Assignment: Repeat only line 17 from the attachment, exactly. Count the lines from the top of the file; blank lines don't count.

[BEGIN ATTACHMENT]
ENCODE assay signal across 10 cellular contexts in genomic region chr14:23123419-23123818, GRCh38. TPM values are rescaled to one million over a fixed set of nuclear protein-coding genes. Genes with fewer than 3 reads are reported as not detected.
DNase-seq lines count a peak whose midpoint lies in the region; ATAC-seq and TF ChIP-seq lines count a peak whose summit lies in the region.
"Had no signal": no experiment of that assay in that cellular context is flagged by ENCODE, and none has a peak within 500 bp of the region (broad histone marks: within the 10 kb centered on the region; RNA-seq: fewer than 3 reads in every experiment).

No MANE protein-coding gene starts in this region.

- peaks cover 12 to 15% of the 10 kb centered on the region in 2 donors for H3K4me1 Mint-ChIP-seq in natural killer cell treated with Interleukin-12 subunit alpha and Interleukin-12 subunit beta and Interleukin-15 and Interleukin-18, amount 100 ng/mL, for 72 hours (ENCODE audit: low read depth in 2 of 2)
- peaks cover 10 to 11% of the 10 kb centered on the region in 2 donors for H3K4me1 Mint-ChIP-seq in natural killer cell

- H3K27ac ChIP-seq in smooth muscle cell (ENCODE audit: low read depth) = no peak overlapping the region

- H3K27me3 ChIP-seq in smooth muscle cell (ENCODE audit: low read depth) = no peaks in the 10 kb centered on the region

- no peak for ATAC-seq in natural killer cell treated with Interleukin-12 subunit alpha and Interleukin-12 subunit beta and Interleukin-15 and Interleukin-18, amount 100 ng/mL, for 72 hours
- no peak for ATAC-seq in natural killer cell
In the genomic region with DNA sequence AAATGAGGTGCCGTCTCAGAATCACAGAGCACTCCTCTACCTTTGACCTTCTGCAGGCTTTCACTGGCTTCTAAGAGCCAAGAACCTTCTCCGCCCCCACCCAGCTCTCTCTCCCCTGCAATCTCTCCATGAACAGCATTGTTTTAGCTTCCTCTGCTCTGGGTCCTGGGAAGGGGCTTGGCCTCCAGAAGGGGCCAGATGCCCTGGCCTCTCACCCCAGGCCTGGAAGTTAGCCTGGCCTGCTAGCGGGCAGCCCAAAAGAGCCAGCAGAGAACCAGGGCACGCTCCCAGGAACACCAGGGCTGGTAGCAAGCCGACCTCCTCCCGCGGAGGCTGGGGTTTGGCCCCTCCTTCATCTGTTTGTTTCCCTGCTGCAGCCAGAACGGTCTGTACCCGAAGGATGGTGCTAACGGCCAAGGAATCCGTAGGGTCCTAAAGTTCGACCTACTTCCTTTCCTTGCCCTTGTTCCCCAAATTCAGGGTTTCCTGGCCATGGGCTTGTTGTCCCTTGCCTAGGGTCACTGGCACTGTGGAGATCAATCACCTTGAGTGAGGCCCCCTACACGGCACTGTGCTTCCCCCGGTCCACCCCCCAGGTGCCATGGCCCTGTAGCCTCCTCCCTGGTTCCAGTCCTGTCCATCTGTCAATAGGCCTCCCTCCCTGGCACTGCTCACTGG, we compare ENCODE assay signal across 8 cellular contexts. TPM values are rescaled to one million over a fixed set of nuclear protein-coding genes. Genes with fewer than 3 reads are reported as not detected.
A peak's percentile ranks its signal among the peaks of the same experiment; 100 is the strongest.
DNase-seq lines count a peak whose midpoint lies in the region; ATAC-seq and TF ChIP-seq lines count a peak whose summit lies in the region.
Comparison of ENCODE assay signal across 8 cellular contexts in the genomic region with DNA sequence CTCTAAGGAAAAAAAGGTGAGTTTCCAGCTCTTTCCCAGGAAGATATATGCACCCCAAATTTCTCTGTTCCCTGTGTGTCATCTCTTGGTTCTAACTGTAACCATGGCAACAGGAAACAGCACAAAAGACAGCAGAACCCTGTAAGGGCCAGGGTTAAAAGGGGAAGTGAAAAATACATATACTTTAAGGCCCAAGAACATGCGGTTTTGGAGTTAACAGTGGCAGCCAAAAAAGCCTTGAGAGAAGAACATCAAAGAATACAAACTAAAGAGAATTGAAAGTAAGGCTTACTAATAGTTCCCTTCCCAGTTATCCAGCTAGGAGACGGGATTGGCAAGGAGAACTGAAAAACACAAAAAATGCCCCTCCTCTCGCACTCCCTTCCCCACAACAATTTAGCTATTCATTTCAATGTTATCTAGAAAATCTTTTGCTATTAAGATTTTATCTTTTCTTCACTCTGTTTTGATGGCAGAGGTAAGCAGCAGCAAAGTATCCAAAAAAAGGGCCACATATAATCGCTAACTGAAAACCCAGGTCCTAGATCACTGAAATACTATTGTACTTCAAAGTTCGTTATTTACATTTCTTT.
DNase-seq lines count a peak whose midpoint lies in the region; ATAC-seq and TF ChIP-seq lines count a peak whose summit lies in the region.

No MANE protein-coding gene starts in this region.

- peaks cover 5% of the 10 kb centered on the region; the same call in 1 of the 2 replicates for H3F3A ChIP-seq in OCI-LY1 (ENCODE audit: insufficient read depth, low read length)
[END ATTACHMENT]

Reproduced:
- peaks cover 5% of the 10 kb centered on the region; the same call in 1 of the 2 replicates for H3F3A ChIP-seq in OCI-LY1 (ENCODE audit: insufficient read depth, low read length)